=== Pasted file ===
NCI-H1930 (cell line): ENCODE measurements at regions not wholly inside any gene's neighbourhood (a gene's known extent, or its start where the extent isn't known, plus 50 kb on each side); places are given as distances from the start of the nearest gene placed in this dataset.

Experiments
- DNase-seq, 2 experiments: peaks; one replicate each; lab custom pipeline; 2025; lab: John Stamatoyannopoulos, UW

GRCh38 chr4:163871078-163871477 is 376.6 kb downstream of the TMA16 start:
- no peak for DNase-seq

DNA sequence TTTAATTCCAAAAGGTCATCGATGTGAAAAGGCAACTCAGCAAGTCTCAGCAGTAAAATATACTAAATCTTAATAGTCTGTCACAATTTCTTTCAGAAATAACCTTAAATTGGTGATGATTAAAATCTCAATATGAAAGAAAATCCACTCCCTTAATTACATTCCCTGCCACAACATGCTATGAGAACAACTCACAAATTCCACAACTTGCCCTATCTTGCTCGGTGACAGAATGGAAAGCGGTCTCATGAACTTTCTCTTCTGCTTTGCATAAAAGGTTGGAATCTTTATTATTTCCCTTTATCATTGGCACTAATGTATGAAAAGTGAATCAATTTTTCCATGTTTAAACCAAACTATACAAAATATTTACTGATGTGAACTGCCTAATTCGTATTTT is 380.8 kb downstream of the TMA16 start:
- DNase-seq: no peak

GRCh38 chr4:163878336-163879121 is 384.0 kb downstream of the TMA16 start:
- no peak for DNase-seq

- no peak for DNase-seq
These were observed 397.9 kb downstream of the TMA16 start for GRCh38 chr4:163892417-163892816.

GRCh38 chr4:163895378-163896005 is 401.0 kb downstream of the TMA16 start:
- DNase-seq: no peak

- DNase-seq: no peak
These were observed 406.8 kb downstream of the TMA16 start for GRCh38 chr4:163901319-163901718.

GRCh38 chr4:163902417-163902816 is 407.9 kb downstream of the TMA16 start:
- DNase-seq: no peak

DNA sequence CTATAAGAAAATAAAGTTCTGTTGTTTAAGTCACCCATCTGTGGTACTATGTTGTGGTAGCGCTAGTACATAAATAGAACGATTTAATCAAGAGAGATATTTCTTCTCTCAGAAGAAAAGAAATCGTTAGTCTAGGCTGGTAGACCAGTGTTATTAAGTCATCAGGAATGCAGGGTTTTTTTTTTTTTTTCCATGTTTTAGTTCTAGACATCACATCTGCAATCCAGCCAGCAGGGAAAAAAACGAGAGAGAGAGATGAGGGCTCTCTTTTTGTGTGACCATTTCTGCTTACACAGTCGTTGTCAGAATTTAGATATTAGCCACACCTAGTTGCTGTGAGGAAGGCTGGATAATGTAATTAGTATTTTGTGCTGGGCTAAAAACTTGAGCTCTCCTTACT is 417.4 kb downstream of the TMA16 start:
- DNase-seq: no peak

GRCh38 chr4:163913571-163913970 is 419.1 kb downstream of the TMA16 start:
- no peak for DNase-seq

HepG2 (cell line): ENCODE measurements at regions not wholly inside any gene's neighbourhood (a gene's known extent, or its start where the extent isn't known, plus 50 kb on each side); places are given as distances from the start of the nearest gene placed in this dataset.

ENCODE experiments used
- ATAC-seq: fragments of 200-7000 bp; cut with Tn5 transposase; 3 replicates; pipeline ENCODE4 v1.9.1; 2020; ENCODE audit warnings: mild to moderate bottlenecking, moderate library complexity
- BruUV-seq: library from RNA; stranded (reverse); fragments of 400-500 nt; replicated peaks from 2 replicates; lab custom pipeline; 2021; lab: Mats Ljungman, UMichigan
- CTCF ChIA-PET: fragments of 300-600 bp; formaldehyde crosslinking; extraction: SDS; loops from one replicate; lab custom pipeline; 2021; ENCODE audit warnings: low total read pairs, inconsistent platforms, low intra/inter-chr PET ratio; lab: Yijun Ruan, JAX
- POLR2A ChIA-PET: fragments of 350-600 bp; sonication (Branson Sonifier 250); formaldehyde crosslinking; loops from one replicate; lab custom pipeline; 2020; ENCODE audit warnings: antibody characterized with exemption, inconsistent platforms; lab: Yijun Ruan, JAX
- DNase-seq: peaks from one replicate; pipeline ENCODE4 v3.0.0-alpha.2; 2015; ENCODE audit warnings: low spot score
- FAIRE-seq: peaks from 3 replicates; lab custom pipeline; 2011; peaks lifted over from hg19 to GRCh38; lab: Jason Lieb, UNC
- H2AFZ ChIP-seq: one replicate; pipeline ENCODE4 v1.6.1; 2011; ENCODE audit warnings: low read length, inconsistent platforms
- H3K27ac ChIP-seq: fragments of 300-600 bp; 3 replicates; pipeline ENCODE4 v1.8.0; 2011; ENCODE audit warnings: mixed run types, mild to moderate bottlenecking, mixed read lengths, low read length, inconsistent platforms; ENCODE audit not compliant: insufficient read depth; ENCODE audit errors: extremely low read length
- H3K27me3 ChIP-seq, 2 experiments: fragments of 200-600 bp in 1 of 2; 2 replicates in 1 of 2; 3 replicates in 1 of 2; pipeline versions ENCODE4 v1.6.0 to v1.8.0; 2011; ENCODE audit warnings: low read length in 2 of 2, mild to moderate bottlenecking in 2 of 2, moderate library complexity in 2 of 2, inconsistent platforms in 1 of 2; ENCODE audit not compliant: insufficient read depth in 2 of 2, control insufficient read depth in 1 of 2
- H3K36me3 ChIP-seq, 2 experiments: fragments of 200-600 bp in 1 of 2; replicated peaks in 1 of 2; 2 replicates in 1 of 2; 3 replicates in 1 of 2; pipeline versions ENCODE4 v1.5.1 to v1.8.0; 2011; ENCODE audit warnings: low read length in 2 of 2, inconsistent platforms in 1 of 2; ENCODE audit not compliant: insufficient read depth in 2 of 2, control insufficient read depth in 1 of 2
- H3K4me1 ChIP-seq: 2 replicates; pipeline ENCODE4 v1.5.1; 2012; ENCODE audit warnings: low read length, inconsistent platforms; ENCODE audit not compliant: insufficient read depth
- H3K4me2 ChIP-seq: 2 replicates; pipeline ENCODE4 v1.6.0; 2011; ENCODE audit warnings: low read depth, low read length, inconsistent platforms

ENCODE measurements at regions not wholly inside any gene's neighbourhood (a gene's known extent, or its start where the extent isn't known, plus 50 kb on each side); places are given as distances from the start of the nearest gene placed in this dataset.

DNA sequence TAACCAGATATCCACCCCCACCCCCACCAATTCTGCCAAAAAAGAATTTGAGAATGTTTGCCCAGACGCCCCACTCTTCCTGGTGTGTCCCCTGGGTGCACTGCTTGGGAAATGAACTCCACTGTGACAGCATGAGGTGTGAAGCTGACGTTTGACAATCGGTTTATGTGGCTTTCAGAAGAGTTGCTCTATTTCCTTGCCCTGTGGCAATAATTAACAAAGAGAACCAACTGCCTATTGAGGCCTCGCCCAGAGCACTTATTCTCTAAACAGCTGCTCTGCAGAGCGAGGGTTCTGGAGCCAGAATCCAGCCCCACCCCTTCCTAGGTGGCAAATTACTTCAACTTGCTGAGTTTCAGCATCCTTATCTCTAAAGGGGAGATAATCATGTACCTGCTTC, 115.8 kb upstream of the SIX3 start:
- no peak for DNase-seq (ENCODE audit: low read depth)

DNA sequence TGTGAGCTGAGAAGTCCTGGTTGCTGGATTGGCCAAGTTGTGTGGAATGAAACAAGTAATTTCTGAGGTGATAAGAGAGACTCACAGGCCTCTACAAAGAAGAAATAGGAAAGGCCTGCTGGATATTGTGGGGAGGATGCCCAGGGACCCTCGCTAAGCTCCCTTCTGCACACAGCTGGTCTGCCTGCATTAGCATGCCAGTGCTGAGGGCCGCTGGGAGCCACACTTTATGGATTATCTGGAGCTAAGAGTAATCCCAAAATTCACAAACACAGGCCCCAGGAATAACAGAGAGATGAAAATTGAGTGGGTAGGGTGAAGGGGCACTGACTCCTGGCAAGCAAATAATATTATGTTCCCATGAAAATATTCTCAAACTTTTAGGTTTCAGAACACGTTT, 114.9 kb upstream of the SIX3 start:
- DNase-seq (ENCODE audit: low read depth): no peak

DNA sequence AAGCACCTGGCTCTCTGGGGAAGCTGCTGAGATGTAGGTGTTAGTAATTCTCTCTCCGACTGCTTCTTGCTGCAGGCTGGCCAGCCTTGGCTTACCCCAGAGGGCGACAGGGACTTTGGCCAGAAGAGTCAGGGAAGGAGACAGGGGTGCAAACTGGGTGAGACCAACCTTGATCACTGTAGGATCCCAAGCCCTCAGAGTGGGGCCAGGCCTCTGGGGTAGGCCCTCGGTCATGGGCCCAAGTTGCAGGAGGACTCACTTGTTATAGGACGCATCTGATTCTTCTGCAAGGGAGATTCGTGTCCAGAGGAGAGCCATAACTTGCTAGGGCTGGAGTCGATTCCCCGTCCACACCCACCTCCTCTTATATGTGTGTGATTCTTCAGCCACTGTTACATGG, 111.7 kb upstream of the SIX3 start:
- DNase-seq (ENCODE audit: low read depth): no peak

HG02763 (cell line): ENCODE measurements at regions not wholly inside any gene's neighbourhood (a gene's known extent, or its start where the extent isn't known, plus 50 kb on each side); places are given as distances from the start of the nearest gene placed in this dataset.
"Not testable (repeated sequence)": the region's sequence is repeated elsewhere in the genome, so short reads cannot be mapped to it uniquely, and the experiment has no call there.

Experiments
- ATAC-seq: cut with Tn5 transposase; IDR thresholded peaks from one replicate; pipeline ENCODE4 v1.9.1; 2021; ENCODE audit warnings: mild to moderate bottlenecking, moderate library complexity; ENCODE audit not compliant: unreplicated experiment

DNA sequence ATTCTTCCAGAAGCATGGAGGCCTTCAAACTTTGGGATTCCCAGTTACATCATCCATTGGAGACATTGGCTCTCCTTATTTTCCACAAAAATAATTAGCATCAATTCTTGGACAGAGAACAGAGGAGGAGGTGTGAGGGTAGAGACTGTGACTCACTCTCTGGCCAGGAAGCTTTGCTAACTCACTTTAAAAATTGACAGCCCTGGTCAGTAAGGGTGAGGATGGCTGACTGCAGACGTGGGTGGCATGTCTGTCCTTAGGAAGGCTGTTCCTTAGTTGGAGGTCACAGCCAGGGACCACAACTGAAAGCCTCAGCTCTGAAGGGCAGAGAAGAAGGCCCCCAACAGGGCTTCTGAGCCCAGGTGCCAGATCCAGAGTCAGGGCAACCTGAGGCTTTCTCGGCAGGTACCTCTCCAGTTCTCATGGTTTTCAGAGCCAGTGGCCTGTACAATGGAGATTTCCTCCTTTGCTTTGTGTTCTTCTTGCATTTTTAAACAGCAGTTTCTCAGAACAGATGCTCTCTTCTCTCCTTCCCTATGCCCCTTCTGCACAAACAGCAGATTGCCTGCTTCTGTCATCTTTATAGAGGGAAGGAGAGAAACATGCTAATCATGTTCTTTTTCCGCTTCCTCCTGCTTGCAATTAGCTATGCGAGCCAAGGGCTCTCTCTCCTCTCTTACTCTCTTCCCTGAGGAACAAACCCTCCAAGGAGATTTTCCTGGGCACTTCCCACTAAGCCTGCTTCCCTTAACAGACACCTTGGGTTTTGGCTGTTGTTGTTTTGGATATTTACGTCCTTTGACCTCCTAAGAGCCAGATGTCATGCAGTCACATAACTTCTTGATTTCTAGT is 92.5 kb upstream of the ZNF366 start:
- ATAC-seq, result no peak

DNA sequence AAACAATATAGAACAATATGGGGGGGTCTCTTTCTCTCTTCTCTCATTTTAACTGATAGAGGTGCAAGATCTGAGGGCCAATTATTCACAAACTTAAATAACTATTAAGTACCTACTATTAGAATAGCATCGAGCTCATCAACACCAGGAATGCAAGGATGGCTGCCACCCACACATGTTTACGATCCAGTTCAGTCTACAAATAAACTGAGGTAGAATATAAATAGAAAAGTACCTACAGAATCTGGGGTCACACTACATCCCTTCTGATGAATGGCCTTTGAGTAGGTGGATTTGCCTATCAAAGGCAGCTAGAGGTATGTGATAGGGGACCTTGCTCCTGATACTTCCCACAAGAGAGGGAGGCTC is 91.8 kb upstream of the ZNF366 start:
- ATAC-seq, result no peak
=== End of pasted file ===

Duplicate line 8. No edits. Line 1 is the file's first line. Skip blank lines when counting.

GRCh38 chr4:163878336-163879121 is 384.0 kb downstream of the TMA16 start: